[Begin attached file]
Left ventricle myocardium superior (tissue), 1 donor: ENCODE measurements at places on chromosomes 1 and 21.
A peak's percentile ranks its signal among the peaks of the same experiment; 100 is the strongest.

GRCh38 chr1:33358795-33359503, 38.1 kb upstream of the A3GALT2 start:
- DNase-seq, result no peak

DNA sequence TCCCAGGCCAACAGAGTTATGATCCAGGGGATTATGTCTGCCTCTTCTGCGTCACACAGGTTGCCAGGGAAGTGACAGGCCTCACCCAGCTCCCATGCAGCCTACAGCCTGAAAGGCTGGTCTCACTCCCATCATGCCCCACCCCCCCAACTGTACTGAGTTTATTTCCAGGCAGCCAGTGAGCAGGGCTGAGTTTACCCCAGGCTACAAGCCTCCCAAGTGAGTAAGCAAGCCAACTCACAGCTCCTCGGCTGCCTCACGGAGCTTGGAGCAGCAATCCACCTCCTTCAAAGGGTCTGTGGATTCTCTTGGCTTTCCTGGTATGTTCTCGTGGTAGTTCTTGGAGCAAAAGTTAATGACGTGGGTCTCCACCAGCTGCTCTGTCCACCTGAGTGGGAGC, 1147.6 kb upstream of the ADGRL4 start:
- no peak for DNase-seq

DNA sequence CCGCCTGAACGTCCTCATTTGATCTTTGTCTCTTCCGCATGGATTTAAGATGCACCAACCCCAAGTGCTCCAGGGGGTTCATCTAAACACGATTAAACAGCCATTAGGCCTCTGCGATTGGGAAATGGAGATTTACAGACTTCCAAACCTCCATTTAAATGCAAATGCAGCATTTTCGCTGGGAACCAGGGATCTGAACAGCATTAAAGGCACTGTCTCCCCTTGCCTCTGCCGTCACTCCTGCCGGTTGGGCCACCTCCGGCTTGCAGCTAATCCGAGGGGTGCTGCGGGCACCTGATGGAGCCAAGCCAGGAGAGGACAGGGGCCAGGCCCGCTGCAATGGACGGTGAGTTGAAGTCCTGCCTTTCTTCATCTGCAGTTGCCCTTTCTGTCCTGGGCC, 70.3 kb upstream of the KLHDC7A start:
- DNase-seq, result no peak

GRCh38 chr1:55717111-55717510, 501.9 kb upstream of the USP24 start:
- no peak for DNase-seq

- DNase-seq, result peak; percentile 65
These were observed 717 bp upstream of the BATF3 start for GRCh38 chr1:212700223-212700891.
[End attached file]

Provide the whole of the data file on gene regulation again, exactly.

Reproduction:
Left ventricle myocardium superior (tissue), 1 donor: ENCODE measurements at places on chromosomes 1 and 21.
A peak's percentile ranks its signal among the peaks of the same experiment; 100 is the strongest.

GRCh38 chr1:33358795-33359503, 38.1 kb upstream of the A3GALT2 start:
- DNase-seq, result no peak

DNA sequence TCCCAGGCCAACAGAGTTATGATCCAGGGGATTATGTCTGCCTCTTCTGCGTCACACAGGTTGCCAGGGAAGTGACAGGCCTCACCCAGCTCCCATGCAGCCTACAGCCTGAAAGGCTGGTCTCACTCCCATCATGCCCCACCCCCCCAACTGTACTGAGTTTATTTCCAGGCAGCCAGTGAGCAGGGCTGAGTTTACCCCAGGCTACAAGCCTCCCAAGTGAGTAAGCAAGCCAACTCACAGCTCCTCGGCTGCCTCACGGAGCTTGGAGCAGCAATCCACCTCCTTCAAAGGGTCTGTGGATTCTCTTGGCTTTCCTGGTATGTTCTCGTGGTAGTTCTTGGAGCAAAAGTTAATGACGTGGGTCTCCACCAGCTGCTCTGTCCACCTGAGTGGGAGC, 1147.6 kb upstream of the ADGRL4 start:
- no peak for DNase-seq

DNA sequence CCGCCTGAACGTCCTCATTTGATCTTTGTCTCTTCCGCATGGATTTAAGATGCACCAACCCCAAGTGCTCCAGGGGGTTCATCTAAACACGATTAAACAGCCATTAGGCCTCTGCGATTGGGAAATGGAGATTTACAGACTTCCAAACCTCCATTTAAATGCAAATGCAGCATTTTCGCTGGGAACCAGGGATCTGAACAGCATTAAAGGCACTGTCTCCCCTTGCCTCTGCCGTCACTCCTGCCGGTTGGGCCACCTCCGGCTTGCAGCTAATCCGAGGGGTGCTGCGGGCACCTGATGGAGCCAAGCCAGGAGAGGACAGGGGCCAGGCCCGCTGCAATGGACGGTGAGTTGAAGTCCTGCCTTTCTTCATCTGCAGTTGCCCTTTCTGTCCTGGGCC, 70.3 kb upstream of the KLHDC7A start:
- DNase-seq, result no peak

GRCh38 chr1:55717111-55717510, 501.9 kb upstream of the USP24 start:
- no peak for DNase-seq

- DNase-seq, result peak; percentile 65
These were observed 717 bp upstream of the BATF3 start for GRCh38 chr1:212700223-212700891.